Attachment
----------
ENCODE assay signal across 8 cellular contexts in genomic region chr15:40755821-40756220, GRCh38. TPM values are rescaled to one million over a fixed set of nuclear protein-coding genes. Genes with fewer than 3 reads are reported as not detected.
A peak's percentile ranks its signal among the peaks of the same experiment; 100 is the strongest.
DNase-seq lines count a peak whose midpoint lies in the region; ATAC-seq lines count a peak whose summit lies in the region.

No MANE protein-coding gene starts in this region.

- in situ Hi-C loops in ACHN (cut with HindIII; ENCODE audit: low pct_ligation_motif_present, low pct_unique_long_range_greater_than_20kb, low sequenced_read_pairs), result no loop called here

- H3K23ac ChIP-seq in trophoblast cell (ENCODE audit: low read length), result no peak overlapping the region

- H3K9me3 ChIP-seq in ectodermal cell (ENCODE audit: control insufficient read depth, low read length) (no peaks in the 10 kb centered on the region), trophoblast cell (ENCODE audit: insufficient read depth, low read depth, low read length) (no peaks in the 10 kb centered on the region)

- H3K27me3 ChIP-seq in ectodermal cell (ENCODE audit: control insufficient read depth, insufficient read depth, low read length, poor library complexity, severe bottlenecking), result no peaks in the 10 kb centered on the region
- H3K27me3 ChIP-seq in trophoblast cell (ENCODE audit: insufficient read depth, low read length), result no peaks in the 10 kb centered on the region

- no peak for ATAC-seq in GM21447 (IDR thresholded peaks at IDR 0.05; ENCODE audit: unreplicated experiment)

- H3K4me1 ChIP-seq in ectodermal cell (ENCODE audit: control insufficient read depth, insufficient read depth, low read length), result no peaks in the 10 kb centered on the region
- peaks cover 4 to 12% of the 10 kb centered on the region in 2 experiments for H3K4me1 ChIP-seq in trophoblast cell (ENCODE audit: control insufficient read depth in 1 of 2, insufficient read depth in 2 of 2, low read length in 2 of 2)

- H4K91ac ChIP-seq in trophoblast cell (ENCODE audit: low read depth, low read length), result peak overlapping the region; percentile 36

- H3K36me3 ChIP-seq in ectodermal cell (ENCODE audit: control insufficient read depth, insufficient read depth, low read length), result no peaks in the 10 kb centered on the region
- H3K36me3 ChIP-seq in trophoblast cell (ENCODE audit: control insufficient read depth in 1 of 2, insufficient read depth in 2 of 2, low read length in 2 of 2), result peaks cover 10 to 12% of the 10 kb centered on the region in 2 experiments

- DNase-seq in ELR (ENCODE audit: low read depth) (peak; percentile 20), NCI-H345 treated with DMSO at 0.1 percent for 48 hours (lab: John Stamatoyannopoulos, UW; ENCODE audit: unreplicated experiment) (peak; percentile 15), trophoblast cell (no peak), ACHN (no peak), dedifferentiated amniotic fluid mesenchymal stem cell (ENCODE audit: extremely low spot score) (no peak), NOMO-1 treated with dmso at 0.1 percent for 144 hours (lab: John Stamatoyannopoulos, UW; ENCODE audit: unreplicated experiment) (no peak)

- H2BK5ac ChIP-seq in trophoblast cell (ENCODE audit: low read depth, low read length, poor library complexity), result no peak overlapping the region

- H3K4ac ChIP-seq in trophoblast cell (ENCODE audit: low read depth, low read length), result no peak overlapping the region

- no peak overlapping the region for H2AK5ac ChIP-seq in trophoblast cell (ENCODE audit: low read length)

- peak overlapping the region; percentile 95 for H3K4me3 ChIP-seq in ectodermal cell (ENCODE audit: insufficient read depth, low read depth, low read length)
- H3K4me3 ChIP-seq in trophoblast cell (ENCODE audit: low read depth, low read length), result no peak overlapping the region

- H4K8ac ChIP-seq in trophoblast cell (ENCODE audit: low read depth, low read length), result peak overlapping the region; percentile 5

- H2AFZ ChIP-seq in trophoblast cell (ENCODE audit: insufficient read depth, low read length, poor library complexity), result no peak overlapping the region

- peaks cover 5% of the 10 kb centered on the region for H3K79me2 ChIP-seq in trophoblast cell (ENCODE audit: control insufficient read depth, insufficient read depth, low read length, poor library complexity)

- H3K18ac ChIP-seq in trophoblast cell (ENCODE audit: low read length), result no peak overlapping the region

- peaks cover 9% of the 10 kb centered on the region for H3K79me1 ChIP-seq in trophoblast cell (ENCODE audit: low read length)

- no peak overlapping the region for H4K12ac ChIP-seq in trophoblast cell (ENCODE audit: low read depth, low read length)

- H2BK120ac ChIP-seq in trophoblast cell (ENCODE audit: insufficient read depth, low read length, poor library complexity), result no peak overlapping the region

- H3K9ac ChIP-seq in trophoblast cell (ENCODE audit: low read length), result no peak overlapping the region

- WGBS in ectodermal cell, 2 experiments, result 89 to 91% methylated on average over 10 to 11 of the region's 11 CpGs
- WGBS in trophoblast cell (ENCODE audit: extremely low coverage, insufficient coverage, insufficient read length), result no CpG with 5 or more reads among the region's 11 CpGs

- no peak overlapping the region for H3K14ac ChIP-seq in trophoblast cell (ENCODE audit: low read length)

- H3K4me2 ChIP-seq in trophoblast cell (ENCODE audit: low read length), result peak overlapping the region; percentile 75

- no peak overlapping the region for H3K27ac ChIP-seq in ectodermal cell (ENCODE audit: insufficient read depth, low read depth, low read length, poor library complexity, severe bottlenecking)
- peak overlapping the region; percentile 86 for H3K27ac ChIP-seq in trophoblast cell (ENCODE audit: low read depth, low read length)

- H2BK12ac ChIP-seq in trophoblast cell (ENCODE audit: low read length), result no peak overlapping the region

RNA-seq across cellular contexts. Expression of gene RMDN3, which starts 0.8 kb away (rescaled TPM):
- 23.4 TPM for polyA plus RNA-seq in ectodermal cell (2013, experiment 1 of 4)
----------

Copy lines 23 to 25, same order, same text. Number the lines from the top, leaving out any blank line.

- H2AFZ ChIP-seq in trophoblast cell (ENCODE audit: insufficient read depth, low read length, poor library complexity), result no peak overlapping the region

- peaks cover 5% of the 10 kb centered on the region for H3K79me2 ChIP-seq in trophoblast cell (ENCODE audit: control insufficient read depth, insufficient read depth, low read length, poor library complexity)

- H3K18ac ChIP-seq in trophoblast cell (ENCODE audit: low read length), result no peak overlapping the region